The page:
When Song contacted Verra, which ‘set the quality assurance standards for the credits generated,’ they said they needed to do their own research since the project consultants hadn’t submitted an update in five years. But the credits were still being sold to offset emissions.
Tree planting and forest management take a long time to capture emissions, but companies receive immediate offsets for their investments. In 2020, Greenpeace UK explained: ‘Offsetting projects simply don’t deliver what we need – a reduction in the carbon emissions entering the atmosphere. Instead, they’re a distraction from the real solutions to climate change.’ If Apple wants to help manage forests, that’s fine – but it should not be seeking financial returns for trying to offset emissions made elsewhere.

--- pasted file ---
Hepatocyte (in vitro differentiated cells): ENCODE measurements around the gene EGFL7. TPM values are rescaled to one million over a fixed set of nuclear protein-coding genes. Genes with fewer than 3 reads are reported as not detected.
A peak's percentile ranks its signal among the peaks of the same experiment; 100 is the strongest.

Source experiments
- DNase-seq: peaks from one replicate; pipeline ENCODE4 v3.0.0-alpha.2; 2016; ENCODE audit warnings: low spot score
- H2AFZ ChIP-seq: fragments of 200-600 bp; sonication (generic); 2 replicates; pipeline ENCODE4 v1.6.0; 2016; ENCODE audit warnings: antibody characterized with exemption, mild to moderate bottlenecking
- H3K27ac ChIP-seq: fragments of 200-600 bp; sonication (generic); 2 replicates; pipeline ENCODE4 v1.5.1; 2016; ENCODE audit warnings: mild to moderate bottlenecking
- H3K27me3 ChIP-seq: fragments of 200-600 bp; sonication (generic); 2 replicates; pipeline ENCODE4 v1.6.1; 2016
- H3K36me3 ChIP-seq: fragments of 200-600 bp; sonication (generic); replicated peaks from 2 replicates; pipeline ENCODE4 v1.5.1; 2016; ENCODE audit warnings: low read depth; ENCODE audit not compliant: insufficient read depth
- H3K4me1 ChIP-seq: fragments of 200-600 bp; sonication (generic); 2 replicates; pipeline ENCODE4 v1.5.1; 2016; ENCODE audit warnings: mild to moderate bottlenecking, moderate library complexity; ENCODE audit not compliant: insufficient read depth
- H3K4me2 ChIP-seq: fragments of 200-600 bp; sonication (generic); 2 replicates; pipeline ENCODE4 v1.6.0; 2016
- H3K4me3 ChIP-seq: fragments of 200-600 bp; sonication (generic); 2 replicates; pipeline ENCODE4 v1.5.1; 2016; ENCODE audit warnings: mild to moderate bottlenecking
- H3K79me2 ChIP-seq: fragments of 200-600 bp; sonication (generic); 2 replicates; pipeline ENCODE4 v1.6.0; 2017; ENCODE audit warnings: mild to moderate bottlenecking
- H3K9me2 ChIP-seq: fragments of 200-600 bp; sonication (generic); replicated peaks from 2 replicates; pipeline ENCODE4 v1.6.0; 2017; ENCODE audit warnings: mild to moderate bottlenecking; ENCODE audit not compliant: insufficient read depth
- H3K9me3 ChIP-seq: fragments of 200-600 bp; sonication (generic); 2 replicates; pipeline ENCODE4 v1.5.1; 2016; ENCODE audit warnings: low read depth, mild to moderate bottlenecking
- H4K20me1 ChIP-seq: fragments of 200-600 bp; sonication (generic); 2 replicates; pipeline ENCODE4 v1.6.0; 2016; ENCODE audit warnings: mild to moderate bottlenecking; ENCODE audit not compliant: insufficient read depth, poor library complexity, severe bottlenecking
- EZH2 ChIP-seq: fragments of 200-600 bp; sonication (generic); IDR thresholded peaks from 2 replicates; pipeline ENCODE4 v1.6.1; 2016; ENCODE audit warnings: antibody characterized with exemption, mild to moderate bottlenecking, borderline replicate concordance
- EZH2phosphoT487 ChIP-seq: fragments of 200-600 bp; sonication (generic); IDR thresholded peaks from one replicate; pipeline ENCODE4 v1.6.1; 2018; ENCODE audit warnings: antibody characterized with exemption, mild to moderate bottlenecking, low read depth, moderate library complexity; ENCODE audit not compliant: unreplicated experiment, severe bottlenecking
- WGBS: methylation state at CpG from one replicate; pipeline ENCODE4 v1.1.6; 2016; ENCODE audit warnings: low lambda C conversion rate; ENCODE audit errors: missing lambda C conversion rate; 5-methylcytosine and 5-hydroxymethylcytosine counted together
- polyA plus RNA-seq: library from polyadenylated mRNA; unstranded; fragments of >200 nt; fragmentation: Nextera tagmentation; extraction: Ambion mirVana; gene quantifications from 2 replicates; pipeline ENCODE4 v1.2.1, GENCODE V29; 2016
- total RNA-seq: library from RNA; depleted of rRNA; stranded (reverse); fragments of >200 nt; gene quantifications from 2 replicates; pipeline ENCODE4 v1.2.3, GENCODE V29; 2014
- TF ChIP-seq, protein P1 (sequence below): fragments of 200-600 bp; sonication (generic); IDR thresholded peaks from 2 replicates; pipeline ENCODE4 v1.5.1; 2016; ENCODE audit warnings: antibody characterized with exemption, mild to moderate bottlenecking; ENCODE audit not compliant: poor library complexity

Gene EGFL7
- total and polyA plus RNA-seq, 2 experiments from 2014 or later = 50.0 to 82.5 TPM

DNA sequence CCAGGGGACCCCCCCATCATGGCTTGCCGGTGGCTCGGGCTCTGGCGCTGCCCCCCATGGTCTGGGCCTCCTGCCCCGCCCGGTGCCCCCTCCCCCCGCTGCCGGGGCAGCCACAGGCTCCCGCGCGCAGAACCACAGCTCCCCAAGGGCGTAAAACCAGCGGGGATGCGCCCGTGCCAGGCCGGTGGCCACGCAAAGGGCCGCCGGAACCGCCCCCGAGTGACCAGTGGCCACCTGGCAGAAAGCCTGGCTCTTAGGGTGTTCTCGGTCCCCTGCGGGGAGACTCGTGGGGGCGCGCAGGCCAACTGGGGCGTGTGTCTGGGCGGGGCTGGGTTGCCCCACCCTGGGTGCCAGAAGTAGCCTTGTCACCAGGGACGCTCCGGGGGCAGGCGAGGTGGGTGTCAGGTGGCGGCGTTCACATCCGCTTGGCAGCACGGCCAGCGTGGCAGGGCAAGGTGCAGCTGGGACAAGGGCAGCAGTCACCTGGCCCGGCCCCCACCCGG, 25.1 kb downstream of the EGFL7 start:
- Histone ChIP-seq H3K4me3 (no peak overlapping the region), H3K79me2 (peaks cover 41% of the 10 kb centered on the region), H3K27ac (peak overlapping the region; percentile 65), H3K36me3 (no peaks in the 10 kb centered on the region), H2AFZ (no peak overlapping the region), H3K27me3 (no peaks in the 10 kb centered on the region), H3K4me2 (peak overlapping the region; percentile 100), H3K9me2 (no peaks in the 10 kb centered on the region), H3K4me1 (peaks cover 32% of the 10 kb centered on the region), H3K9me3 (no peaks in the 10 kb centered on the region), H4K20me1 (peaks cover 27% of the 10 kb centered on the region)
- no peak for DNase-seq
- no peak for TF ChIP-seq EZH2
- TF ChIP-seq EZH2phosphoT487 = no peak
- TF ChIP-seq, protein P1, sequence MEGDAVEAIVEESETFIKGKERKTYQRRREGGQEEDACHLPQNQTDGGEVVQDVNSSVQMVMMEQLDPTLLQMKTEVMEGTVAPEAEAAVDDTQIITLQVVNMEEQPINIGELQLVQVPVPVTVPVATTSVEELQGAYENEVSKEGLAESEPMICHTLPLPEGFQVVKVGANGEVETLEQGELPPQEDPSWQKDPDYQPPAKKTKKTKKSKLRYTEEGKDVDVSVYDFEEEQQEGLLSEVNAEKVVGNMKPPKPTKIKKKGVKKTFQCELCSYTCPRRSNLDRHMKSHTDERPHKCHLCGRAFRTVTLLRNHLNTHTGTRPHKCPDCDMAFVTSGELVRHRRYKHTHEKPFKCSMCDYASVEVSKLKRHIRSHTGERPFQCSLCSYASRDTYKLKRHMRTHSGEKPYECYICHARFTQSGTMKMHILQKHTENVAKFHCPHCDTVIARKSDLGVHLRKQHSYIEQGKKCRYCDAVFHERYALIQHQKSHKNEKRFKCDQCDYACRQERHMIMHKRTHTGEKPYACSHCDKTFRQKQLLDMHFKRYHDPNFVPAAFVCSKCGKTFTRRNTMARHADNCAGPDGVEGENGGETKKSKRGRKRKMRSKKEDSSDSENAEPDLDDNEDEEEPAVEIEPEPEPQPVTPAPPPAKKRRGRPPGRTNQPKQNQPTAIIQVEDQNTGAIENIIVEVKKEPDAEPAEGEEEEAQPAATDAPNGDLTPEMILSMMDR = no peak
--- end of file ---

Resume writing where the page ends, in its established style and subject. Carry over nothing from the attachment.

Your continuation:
Profiting from Disasters
The Restore Fund and Apple’s other environmental initiatives are not sufficient to address the environmental footprint of the company and its business practices. Apple’s primary business model is selling hardware to consumers, and it has an incentive to ensure people regularly replace that hardware instead of ensuring it lasts as long as possible.
Apple frames simple spec bumps as revolutionary changes, has added a whole range of colours to its phones and computers, and does regular redesigns of product form factors. These are not done for fun or because they believe it’s what customers want, but because it provides an opportunity to convince people to buy new products even though they don’t need them. For many, Apple products are status symbols: having the newest phone or laptop is a way to display one’s style or wealth.
As well as that, Apple’s devices are also important communications tools. The company’s sales were significantly higher than expected during the pandemic, as people purchased new computers, phones, and tablets for remote work and education. Apple has seen huge gains from the pandemic, and it predicts that its sales would also benefit from accelerating climate disasters.